As many of you know, I spent my summer interning at the One Family Fund in Teaneck, NJ. My position was a fundraising intern, but shortly after I was accepted to the internship I suggested I help build the organization a social media fundraising campaign, instead of doing the normal phone calls and event creations. I had spent the previous semester researching how non-profit organizations could use social media tools, such as Facebook, Twitter, LinkedIn, YouTube, etc., to better their online fundraising, and I was hoping to put my knew found knowledge to good use.

I did build One Family a Facebook page, a Twitter account, and a blog, however I was unable to get them to implement them in the ways they needed to actually fundraise. They did have an event at the end of the summer, which over 300 people attended, partly due to our advertising for the event on the different sites, however the advertisements did not lead to online registration prior to the event, which was its main goal. I walked away from my internship feeling like maybe I did not know what I was doing. When I saw the advertisement for conference, I thought what a good way to learn more, and try to figure out what I had done wrong.

At the event I sat in on a session on how to make money from blogs, how to use Twitter (for beginners), and one on how to use Facebook (or rather not use Facebook). All these sessions were informative, but unfortunately, they were full of information I already knew.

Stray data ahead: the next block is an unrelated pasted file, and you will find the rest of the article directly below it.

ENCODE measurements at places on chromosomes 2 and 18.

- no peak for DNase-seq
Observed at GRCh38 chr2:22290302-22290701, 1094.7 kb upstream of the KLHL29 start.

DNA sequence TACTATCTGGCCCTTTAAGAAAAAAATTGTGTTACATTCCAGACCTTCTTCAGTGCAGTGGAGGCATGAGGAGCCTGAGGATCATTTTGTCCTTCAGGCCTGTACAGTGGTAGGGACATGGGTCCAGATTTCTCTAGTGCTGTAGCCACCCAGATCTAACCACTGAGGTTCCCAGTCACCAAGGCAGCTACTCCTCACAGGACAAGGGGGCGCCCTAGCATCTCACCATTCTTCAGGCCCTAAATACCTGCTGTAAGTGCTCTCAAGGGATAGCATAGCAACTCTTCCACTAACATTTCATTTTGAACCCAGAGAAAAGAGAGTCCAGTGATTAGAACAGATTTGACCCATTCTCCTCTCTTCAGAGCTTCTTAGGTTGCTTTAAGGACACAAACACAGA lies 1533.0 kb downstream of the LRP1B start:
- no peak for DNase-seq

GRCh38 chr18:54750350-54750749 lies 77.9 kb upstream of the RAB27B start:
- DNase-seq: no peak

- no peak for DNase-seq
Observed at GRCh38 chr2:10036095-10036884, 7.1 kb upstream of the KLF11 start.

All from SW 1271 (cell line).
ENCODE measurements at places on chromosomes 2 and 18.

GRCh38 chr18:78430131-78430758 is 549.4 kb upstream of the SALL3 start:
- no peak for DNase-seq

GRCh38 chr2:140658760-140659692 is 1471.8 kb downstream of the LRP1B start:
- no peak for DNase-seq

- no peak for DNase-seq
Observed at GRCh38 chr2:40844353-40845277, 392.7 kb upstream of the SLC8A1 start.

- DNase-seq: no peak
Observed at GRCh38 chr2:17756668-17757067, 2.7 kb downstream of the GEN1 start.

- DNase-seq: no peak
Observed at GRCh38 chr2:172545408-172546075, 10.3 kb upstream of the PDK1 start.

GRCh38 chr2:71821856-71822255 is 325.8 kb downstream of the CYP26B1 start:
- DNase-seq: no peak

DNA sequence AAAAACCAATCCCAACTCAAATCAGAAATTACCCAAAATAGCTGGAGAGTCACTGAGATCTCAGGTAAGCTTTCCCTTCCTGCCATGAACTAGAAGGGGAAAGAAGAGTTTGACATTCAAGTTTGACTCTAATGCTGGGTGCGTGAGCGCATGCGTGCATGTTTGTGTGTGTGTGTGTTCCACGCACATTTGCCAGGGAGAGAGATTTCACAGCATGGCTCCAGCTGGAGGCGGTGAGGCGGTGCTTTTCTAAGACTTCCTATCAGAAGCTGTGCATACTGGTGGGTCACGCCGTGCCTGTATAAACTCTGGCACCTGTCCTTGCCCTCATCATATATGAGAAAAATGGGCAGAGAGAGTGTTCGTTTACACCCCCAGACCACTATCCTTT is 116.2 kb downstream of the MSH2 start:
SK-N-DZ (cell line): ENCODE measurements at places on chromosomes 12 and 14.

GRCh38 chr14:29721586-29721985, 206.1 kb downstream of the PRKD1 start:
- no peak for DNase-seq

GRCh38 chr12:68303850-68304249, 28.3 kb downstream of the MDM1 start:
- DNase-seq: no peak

After the sessions was a panel on bringing the Jewish Community together through social media, which started off well with a speaker representing JGooders.com, Tova Serkin. Unfortunately, it was downhill from there. Each of the speakers followed a different viewpoint in Judaism, but when they all spoke they tended to stay in their own “corner” of belief. Towards the end, someone from the audience asked how the panel had in any way discussed bringing the Jewish Community together, when each person only spoke about their point of view, and how they used social media to support it. The response was “Well, we each show a different entry point into the Jewish Community.” I have to say this response was not so encouraging, but the truth is I am not so sure there is a way to actually Unite the Jewish Community, until everyone stops staying in their own “corners,” and starts coming together as one religion/culture (but that is for another post).

Anyway, after sitting through these sessions and much more, although I did not learn anything new per say, I did realize what had gone wrong this past summer: I had never really put my knowledge to use on a regular basis, myself. In order to be good at anything you need to practice. Well, it is not any different for using these tools. I realized I need to start promoting myself through social media, to better learn how to one day promote a nonprofit organization.

So here is to learning. Shana Tova everyone

Sunday, September 13, 2009

My drivers license

I first off want to apologize for not posting in a while. We were in the U.S. for the summer and figured blogging was not so necessary for keeping in touch. None the less, we are now back in Israel and hope to once again start to post on a somewhat regular basis.